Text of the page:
Codependency is learned – learned inaccurate information that you’re in some way not enough, that you don’t matter, that your feelings are wrong, or that you don’t deserve respect. These are the false beliefs that most codependents grow up with. They may not have been told these things directly, but have inferred it from behavior and attitudes of family and friends and events. Often these beliefs get handed down for generations. Changing them isn’t easy and is difficult to do on your own, because it’s hard to see others, let alone yourself, through a lens that’s different than the one you grew up with.

Usually, people aren’t conscious of these beliefs about themselves. The 19th Century neurologist Jean-Martin Charcot, the father of hypnosis, wrote that if there were a conflict between the will and the unconscious, the unconscious would always prevail. This explains what drives codependents’ behavior and why we often fail to carry out our best intentions or act upon what we know is right. Charcot had a great influence on Freud, who studied with him.

Codependents have many fears and anxieties based upon false ideas about themselves and others. For example, many think that making a mistake is unacceptable and shameful. They become anxious about taking risks, trying something new, or expressing their opinion, because they’re afraid of failure or looking foolish. Most don’t realize that they unconsciously believe that they’re unlovable, unlikeable, flawed or somehow inadequate. Even if they’re aware of these false beliefs, they’re convinced of their truth. As a result, they’re anxious about revealing who they are, and please, control, or impress others so that they’ll be loved and not rejected. Still other codependents withdraw from people, rather than risk abandonment. People judge themselves based upon their erroneous beliefs and imagine others are judging them, too. Sometimes, I witness one spouse claim the other is criticizing him or her, when that isn’t the case. In fact, amazingly, this can even happen when the so-called “critical” words are in fact complementary!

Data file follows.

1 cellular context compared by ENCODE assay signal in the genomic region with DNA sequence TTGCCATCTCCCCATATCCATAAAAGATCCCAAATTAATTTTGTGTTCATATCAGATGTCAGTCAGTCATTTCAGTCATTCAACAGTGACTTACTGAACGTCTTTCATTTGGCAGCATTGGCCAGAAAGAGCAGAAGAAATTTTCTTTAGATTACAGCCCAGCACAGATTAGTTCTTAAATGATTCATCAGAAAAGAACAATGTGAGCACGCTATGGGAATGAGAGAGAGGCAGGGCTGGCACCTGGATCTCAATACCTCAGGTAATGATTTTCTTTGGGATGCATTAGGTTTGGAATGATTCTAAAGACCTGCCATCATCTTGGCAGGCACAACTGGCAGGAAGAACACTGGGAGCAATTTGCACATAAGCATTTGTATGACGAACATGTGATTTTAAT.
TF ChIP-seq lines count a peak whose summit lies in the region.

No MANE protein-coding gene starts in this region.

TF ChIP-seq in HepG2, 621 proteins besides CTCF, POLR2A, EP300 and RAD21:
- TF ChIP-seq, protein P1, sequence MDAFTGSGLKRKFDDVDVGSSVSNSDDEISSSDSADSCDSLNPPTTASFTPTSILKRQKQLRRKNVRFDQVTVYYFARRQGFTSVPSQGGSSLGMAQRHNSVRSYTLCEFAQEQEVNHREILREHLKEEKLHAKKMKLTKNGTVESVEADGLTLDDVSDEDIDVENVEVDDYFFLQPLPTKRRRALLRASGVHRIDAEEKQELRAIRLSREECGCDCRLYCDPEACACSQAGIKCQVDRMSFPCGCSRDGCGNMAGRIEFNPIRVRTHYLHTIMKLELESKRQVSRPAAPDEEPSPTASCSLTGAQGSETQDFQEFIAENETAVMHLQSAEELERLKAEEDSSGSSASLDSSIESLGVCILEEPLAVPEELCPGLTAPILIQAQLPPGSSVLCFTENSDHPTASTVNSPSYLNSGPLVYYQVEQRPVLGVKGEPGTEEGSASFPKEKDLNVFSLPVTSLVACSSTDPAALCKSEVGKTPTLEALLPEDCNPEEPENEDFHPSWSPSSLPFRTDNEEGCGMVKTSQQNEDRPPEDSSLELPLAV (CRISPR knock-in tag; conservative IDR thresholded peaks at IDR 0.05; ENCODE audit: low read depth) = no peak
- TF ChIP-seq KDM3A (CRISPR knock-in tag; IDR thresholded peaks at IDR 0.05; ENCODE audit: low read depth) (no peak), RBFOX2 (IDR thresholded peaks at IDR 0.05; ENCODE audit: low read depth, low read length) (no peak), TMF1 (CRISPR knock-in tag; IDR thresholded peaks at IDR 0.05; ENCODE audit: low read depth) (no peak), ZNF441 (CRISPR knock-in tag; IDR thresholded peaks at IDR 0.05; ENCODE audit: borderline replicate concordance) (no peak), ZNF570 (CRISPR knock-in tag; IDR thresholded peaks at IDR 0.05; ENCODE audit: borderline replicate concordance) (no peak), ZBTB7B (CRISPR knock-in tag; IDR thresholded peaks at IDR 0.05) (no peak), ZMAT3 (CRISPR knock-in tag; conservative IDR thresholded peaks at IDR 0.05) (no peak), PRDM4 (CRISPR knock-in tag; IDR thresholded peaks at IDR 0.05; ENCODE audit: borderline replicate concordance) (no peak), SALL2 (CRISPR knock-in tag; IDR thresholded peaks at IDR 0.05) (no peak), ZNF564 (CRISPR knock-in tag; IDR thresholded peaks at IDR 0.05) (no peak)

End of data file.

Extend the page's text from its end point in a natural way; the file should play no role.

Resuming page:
The false belief about unworthiness undermines codependents’ self-esteem and security and has serious consequences in their lives. They lack confidence and self-trust, live in doubt, and continually second-guess themselves. Many don’t feel worthy of being in a position of authority or having success, or even happiness. Those who are convinced that they’re bad can end up in relationships with people who are emotionally or physically abusive, which reinforces and worsens their low self-esteem. At a conscious level, they may be indignant and think that they deserve better, but still they stay and try to get the abuser to approve of them. Some stay because they believe the abuser “loves” them, which helps them overcome their belief that they’re unlovable or that no one else will.

Similarly, many codependents have repeated relationships with men or women who are emotionally, or even physically, unavailable. They don’t feel that they deserve to be loved on a consistent basis. The unconscious belief is that “I have to win someone’s love for it to mean anything.” There may be opportunities for a relationship with someone loving and available, but they’re not interested. Instead, they’re excited about someone whose love they have to earn. They have to win it for it to count.